A function that is defined only for a set of numbers that can be listed, such as the set of whole numbers or the set of integers, is called a discrete function. This chapter explores several different discrete functions.

The first function explored is the factorial function. This is the focus of
the first section. Here, we will learn how to compute the factorial function of
a number, and how to use the factorial function to find the number of ways
*n*
items can be arranged in an order.

The second section introduces two functions that are derived from the factorial
function -- the permutation function and the combination function.
These functions are used to compute the number of ways
*n*
items can be chosen
or arranged in
*n*
or fewer spots.

The final section deals with a different type of discrete functions: recursively defined functions. These are functions that are defined in terms of the same function of a smaller variable. Some can also be defined explicitly, but others cannot. One particularly interesting function that cannot easily be defined explicitly yields the Fibonacci numbers, which are explored at the end of this section. These numbers have several interesting properties which mathematicians spend much time studying. They also occur frequently in nature.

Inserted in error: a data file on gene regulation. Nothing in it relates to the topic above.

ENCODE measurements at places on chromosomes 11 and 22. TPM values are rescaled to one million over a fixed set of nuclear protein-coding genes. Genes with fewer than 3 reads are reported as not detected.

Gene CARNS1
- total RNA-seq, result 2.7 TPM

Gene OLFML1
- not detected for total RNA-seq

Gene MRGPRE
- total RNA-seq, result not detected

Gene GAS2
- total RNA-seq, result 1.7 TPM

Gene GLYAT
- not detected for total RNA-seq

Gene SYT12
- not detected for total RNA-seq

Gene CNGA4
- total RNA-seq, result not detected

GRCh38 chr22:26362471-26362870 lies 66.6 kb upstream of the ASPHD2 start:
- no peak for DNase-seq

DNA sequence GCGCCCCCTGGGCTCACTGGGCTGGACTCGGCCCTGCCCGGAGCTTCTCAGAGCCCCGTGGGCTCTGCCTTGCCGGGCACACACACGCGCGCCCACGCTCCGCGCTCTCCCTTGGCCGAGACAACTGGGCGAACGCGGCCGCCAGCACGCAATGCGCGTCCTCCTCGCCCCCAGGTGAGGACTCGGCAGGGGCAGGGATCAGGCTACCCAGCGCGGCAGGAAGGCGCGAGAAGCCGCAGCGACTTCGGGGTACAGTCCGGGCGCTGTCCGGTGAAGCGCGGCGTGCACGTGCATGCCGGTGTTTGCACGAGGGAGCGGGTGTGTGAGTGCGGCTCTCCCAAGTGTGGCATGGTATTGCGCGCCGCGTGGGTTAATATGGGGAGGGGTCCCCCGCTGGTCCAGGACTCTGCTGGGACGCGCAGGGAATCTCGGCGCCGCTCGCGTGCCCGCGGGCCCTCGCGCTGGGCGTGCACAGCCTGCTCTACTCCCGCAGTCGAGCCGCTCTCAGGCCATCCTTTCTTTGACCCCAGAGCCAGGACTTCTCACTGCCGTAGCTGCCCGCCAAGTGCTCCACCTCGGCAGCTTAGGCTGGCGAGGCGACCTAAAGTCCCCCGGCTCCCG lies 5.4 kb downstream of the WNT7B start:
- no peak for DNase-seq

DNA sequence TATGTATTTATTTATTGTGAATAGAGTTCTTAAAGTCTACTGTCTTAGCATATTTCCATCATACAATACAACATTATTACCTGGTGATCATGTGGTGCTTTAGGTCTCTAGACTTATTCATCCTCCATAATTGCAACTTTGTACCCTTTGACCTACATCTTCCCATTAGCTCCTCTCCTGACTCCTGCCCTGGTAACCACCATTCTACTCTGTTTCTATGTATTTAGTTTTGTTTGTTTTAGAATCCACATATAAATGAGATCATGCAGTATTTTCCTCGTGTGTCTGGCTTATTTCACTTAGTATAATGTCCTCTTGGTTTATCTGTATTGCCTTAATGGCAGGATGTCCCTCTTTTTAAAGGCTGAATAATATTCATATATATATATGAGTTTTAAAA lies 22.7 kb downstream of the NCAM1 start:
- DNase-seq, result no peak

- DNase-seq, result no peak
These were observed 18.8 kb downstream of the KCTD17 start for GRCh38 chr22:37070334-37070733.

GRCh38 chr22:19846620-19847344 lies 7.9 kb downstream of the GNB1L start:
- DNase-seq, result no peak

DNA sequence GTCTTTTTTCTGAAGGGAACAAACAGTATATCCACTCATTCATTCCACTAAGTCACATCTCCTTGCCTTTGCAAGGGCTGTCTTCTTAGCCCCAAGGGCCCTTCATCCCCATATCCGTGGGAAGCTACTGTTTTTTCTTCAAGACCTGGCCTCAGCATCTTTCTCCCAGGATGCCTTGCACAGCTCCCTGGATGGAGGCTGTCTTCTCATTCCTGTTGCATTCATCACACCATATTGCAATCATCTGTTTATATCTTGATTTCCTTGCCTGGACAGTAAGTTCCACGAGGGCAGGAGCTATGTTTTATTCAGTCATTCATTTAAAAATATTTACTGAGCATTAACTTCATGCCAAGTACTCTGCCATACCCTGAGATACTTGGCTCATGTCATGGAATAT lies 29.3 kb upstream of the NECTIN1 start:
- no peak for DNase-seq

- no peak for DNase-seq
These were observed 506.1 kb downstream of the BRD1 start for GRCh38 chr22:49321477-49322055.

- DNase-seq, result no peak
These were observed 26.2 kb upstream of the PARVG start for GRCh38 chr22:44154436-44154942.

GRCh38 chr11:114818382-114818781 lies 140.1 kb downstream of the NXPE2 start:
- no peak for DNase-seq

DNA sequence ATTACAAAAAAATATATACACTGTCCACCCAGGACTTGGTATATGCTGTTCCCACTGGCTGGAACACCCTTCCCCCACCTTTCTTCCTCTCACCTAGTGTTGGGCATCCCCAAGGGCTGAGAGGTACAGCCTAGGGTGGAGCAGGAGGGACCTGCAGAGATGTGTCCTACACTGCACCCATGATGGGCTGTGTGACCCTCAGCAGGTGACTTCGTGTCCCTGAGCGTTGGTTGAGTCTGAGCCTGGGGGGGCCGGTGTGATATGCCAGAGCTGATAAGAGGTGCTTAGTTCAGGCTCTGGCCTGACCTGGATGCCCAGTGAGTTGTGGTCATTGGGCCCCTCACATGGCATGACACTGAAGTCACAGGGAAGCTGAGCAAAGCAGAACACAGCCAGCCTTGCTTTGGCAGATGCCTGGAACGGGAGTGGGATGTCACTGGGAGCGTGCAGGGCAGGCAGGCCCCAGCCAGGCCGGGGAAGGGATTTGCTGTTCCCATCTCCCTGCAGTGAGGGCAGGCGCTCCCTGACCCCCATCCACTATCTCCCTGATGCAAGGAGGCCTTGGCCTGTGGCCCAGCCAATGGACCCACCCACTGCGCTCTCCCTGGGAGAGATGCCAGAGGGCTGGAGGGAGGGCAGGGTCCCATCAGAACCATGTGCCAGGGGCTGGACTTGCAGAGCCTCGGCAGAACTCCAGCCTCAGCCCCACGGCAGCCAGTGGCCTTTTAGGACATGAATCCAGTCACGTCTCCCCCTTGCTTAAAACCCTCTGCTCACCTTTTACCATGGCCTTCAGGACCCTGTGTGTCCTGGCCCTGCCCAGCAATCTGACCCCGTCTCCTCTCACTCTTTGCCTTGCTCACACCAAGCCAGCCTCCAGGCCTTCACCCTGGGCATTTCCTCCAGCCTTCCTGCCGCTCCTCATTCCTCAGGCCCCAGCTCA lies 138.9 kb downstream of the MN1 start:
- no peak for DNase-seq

Discrete functions comprise their own branch of mathematics. In addition, they have many applications: the factorial, permutation, and combination functions are used in statistics and probability, and recursively defined functions are used to prove theorems in mathematical logic. Discrete functions are both useful and fascinating to study.

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